BOSTON—While previous trials have shown that women see greater benefits from cardiac resynchronization therapy (CRT) compared with men, better efforts are needed to explain why, said Aysha Arshad, MD, of the Valley Hospital in Ridgewood, N.J., and New York City, during a presentation May 9 at the 33rd annual scientific sessions of the Heart Rhythm Society. Additionally, she said that women are underrepresented in trial enrollments, which should be rectified.
Previous trials have found that women benefit from CRT more than men. Arshad said a large number of these studies have shown that these benefits may be due to remodeling; however, better evidence is needed to help explain these differences. “The etiology of death post-CRT may be different between the genders as well,” Arshad said. Additionally, these trials have found cardiovascular events to be decreased in women who received CRT.
As far as advanced heart failure (HF) goes, CRT is an effective treatment for patients with drug-refractory chronic heart failure.
“Subgroup analyses of most CRT trials suggest that women may have a better response to CRT as measured by clinical and fatal outcomes and reverse remodeling,” Arshad said. However, she noted that there are some important caveats, including the fact that these subanalyses may be prone to bias.
She also outlined a change in FDA and European Society of Cardiology indications in 2010 that were expanded to include indications for CRT. These indications now include left bundle branch block (LBBB) patients, NYHA Class I and ischemic Class I HF patients with an left ventricular ejection fraction (LVEF) of less than 30 percent and a QRS duration of more than130 ms.
Arshad touched on MADIT-CRT substudy results that showed dramatic differences in HF-free survival between the sexes. “Groups that benefited from CRT therapy most were females and those with a wider QRS,” she noted. “Women derived almost twice the benefit from CRT-D.”
While male patients who received CRT-D did not see significant reductions in death, women did.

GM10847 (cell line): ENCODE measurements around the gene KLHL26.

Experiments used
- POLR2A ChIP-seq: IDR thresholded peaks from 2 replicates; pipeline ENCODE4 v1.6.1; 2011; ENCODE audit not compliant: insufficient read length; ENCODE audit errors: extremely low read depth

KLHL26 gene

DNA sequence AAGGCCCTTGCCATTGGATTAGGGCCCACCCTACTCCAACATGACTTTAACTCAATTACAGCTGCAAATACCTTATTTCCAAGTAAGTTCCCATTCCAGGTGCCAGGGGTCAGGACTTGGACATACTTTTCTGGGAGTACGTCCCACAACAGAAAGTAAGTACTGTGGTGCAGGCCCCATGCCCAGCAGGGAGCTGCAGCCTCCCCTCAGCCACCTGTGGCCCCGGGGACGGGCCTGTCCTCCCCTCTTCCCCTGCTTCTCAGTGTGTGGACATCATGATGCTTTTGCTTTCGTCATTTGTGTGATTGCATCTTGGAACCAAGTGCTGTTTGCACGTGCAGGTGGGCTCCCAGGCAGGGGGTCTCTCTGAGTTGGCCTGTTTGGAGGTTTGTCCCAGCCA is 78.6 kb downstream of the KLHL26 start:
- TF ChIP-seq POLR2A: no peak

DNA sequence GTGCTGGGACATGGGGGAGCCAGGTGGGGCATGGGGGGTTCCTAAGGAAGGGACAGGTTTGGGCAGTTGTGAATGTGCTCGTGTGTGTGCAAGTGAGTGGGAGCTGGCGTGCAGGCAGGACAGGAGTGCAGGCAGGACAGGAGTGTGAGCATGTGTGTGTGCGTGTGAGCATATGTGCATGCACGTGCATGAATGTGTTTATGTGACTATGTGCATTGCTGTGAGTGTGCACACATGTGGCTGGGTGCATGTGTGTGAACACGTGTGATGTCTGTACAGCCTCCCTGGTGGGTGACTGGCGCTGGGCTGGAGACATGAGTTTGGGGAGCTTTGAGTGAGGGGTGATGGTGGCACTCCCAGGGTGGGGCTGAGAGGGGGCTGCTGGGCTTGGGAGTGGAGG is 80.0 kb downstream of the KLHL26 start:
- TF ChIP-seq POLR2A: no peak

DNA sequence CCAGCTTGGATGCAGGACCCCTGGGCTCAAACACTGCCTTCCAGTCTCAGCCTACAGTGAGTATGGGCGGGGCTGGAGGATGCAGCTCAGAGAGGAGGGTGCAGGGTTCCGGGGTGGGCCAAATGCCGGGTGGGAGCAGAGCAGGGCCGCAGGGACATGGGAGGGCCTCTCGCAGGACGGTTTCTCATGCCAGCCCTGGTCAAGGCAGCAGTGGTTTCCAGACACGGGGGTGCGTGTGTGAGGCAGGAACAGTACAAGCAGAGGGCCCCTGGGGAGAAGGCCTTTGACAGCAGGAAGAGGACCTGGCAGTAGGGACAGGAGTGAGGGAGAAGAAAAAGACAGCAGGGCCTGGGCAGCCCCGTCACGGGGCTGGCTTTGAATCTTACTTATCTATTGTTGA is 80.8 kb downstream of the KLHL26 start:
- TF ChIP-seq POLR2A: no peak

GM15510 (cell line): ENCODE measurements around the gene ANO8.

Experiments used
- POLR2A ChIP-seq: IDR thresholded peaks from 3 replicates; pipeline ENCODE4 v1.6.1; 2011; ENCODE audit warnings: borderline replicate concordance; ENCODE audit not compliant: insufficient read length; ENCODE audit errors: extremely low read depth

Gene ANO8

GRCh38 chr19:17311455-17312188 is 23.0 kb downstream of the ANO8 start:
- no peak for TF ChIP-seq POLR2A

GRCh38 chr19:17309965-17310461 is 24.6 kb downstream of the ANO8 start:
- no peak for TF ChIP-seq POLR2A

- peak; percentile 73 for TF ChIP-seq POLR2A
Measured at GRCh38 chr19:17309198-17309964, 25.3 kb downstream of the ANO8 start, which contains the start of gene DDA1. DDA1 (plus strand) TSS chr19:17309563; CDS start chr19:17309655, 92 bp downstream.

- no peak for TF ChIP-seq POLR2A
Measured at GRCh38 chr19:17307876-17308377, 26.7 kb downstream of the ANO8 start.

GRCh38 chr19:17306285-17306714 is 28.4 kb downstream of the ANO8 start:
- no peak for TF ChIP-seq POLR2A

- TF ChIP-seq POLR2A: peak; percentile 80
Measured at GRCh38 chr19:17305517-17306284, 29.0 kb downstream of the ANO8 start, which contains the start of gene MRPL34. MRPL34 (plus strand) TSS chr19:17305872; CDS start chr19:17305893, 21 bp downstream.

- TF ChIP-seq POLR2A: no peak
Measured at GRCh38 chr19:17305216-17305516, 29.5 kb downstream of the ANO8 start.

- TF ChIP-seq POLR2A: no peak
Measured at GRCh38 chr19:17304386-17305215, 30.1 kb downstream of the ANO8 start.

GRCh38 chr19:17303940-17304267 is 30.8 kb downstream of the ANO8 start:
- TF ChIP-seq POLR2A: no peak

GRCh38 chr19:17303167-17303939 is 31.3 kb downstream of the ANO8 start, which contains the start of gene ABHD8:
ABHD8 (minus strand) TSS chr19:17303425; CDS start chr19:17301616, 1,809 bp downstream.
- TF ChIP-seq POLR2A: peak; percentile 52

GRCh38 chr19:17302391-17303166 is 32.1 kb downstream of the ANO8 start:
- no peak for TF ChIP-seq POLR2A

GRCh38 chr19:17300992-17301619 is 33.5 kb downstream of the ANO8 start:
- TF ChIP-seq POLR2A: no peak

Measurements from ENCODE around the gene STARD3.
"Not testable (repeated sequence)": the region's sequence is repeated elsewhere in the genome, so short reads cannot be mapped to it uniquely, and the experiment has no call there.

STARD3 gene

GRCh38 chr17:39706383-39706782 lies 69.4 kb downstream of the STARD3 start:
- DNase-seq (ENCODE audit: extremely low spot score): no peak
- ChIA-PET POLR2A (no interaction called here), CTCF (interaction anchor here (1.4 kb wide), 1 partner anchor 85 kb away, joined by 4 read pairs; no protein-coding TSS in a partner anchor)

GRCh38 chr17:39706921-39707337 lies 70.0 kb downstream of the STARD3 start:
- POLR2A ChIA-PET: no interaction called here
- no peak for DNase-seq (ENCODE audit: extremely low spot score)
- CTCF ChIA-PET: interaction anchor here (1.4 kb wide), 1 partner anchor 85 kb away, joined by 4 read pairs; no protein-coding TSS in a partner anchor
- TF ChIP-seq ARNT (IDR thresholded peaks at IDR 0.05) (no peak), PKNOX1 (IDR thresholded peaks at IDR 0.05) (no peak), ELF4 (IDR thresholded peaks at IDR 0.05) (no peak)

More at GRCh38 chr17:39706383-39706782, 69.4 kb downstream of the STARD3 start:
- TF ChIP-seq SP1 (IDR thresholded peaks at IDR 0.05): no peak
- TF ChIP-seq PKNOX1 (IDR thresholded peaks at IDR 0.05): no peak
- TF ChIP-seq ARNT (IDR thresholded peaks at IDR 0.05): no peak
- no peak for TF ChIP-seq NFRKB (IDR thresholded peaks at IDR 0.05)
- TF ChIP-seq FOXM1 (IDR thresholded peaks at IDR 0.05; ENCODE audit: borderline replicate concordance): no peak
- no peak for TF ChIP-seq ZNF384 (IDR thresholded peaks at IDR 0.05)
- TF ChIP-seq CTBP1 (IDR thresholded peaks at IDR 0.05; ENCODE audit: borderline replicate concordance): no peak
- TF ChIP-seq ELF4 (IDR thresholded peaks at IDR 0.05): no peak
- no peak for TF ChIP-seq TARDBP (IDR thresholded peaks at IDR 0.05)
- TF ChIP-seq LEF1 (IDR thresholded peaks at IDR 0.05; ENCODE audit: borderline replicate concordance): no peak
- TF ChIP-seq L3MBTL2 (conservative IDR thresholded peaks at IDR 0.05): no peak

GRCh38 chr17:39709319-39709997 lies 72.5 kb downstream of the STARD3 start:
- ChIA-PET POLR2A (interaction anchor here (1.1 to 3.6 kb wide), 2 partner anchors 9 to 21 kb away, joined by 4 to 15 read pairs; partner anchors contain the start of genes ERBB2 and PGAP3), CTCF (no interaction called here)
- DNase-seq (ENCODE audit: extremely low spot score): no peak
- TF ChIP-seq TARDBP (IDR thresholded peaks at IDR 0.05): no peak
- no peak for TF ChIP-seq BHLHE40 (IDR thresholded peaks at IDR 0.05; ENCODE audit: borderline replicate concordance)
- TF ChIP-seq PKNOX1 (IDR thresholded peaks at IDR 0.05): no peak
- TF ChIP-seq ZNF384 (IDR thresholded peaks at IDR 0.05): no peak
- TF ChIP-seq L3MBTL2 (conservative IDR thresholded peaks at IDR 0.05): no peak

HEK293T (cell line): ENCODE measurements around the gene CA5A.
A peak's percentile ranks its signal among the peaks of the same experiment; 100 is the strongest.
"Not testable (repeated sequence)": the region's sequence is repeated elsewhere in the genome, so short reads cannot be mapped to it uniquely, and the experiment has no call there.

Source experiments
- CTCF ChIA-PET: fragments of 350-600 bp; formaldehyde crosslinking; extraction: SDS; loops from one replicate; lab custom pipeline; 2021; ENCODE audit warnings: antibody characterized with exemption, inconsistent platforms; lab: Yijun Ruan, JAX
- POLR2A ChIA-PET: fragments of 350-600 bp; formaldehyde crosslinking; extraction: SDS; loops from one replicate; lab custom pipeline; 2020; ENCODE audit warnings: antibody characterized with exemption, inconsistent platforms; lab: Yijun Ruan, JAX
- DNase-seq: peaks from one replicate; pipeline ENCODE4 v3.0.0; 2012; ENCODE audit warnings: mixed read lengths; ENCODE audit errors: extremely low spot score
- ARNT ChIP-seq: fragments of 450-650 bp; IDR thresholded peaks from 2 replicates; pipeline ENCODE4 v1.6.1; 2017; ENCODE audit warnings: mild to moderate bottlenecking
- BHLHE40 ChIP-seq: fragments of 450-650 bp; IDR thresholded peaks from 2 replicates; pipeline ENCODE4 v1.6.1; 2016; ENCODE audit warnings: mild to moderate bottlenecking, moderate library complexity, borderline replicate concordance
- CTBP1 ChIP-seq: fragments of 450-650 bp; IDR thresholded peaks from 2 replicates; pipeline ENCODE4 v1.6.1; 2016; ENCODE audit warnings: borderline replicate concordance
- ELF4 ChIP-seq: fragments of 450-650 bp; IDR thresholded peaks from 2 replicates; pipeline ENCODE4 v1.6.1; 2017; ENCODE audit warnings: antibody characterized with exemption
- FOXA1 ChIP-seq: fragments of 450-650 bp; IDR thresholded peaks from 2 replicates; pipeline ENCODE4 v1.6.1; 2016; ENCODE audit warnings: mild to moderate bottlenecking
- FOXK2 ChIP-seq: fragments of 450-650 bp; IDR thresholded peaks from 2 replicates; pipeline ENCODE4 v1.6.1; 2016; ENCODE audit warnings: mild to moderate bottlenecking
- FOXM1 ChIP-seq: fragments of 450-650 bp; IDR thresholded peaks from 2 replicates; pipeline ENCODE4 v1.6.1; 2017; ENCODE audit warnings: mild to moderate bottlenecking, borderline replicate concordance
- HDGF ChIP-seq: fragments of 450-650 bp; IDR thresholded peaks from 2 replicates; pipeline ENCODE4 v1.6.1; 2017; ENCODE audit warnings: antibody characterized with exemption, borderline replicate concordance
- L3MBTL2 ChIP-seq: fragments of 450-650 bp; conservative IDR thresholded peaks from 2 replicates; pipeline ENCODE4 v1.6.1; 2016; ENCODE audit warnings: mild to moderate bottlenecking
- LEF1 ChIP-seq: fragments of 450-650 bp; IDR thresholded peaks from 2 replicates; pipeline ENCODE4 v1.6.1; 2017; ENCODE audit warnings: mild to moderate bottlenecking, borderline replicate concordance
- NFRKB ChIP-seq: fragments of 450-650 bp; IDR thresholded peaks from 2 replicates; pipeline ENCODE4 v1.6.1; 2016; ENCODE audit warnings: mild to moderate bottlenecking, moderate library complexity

“Females in MADIT-CRT received a striking benefit from CRT-D therapy with significant reduction in all cause mortality as well as HF death,” Arshad offered. Additionally, she said that results of the RAFT trial, which looked at early stage heart failure, had similar results as MADIT-CRT, showing that in female patients, those with a wider QRS and those with LBBB fared better.
“Why do women respond better after CRT?” Arshad asked. She said that these results may be due to the fact that the risk of HF is greater for women compared with men, which could result in a greater benefit from preventive CRT-D therapy in women.
Additionally, Arshad noted that there is a CRT utilization disparity. She noted that while 51 percent of the U.S. population is women, enrollments seen within clinical trials only include nearly one-quarter or one-third of women.
And while results of the IMPROVE-HF trials showed improved utilization of CRT, women were still less likely to receive anticoagulation, less CRT-D and HF education when compared with men.
“Aggressive efforts should be undertaken to increase the enrollment of women and other underrepresented groups in clinical trials,” Arshad concluded.
Additionally, she added that women should receive device therapy “at a rate appropriate to the prevalence of disease.”
There should be additional education efforts to evaluate why women may respond better to these types of therapies with specific reference to CRT. This could help physicians better understand patient response to CRT.